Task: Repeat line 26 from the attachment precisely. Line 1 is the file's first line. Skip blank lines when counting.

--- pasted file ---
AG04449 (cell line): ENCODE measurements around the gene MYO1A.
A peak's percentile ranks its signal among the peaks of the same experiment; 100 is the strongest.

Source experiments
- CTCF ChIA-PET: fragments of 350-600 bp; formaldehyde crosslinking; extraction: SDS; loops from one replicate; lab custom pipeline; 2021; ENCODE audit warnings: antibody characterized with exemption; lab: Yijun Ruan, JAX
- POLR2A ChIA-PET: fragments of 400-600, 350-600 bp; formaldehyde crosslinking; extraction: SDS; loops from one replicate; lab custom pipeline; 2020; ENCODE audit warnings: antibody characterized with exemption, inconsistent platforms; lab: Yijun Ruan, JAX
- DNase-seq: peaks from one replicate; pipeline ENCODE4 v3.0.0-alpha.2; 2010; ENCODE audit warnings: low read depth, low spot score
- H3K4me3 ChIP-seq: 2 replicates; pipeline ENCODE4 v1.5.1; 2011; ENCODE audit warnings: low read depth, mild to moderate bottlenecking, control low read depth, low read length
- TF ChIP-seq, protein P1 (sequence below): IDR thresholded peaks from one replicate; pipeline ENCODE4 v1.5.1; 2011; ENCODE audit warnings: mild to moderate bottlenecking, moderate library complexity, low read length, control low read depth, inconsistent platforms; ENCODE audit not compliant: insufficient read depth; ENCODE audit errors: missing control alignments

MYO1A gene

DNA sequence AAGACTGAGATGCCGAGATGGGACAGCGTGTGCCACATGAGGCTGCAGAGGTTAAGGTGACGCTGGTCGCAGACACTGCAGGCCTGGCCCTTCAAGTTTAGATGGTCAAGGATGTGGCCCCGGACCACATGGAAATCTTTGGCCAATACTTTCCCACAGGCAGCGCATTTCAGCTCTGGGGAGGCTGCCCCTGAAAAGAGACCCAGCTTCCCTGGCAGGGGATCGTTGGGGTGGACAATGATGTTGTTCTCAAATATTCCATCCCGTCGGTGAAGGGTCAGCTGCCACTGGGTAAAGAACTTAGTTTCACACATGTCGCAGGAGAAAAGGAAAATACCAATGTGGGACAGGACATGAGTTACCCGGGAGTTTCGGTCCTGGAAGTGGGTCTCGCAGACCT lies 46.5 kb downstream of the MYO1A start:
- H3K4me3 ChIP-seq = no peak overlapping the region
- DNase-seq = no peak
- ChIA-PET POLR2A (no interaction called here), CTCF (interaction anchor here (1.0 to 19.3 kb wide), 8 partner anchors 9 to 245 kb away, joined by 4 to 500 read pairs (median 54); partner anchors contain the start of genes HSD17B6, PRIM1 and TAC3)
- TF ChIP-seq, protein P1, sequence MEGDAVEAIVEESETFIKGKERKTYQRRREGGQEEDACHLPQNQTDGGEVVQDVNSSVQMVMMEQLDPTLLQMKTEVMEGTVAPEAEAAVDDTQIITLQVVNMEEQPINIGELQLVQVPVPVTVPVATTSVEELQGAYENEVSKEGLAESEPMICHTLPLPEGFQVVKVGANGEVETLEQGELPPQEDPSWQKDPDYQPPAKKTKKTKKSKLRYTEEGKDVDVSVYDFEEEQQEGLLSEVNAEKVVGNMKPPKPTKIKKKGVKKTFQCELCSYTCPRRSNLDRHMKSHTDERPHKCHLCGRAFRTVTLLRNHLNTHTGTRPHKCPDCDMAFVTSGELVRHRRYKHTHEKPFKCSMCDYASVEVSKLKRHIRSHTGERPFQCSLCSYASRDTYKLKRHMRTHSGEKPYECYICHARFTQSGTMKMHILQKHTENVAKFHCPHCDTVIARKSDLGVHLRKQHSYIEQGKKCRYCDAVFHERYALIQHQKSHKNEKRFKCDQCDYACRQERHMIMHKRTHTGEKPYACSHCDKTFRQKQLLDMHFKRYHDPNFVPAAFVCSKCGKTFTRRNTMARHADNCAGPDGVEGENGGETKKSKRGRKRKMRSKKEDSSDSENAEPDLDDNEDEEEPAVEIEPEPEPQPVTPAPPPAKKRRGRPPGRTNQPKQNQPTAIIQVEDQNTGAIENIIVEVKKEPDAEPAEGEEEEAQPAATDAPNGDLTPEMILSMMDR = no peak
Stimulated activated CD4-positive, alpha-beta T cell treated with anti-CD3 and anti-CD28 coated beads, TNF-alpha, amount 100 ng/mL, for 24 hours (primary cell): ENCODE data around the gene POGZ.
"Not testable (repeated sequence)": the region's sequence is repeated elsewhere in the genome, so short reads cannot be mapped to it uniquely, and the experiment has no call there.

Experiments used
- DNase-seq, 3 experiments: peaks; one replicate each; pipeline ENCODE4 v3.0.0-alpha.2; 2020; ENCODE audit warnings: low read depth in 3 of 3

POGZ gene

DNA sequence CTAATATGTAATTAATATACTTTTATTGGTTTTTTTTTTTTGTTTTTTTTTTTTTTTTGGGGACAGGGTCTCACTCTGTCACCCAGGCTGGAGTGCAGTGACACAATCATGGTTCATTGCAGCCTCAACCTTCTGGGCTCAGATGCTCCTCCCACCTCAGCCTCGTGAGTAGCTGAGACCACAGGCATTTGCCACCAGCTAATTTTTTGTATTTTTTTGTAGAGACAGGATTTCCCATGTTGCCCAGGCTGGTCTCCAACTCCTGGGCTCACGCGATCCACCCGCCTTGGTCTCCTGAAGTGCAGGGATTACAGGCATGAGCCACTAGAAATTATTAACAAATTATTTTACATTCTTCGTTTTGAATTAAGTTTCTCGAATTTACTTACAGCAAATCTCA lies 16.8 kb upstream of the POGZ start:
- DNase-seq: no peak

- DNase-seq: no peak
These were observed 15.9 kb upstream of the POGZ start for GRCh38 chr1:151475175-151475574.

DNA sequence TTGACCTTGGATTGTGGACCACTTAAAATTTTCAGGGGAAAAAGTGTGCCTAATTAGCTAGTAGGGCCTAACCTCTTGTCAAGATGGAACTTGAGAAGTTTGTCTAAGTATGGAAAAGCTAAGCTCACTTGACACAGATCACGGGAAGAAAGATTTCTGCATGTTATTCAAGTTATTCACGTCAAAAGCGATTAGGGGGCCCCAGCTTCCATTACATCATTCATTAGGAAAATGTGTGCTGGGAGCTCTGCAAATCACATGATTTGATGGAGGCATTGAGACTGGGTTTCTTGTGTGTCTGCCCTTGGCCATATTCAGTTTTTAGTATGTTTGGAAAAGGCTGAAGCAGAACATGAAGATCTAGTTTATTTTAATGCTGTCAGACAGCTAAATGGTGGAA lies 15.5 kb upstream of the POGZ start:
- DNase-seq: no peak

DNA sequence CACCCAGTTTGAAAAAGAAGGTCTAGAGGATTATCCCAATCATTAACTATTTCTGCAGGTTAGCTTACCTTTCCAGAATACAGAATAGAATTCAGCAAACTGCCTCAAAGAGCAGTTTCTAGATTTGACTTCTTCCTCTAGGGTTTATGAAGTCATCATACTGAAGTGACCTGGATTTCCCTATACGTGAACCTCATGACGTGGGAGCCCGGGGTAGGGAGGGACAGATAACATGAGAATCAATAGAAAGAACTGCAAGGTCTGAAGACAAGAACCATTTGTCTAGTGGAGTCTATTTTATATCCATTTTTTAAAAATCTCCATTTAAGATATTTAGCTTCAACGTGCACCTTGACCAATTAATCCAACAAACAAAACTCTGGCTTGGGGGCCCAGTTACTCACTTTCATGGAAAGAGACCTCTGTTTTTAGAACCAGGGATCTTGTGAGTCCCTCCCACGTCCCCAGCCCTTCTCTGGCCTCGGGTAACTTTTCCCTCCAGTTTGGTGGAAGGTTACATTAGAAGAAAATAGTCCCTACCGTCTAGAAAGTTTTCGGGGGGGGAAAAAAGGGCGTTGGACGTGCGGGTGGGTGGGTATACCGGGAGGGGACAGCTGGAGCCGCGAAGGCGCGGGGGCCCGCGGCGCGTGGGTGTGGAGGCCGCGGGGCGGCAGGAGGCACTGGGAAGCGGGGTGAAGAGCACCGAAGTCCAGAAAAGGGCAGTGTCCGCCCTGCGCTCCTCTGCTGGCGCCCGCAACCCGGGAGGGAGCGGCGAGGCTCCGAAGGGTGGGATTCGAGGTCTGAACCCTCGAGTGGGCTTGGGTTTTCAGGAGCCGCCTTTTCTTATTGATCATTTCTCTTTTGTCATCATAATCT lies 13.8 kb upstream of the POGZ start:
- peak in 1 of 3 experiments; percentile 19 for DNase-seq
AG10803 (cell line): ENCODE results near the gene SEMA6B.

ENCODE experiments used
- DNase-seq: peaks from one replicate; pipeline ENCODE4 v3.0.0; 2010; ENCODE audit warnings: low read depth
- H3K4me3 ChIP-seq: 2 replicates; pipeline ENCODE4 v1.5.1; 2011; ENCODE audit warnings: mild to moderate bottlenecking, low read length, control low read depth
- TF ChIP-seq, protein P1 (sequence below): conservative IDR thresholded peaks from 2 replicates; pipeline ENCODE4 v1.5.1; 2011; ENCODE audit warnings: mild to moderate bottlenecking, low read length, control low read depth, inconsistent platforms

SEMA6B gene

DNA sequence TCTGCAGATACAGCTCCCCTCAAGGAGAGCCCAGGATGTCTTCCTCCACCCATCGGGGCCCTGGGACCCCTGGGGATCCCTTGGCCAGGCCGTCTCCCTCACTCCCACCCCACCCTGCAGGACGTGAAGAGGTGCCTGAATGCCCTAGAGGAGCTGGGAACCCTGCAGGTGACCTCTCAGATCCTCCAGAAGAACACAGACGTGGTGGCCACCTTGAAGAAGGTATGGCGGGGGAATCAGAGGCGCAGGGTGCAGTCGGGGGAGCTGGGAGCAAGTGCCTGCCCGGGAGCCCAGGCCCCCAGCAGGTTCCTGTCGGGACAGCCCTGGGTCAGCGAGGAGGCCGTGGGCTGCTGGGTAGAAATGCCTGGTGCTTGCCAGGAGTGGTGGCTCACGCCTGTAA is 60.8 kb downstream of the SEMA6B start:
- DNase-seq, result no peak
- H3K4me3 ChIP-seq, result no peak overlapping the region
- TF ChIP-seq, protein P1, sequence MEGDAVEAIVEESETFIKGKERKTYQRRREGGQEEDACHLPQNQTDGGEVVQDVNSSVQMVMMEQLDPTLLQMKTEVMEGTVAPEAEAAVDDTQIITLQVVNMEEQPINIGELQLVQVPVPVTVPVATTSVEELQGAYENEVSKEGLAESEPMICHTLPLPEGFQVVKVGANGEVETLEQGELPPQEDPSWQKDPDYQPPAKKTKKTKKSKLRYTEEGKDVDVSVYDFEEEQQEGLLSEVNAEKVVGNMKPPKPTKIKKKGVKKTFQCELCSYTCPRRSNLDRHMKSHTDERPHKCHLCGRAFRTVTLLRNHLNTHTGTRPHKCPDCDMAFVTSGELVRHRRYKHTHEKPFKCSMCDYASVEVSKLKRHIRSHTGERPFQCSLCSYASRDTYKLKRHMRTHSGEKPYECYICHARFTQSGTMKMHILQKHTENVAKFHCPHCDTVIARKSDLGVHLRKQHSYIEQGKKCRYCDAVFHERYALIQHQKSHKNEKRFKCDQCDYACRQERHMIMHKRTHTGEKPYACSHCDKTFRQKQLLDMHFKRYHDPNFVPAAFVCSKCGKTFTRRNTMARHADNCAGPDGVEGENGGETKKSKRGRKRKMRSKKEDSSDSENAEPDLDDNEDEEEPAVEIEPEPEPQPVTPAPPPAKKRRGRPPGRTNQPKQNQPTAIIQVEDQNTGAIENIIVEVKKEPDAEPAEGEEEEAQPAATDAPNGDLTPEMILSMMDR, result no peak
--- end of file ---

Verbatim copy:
DNA sequence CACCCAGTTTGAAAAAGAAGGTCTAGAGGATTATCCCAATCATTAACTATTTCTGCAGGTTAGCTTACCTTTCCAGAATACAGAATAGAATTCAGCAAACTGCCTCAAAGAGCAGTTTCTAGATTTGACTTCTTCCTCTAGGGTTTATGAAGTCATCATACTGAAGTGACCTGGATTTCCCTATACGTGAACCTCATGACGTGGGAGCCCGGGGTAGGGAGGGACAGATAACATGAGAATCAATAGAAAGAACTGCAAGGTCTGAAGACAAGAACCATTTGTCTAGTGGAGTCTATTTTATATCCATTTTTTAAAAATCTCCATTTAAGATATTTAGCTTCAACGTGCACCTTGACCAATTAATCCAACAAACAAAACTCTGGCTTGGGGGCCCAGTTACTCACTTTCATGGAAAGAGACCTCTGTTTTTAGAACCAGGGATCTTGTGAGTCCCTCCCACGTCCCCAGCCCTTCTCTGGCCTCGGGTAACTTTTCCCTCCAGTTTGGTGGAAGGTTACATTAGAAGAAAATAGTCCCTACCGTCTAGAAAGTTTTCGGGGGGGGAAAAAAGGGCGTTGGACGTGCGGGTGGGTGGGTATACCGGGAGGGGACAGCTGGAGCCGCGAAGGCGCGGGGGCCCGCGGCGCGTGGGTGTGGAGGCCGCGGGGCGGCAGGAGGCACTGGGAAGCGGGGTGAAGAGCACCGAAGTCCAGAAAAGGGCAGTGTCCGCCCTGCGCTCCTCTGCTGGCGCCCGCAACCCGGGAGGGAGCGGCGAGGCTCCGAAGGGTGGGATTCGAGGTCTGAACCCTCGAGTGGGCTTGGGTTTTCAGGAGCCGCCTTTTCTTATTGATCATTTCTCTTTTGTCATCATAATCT lies 13.8 kb upstream of the POGZ start: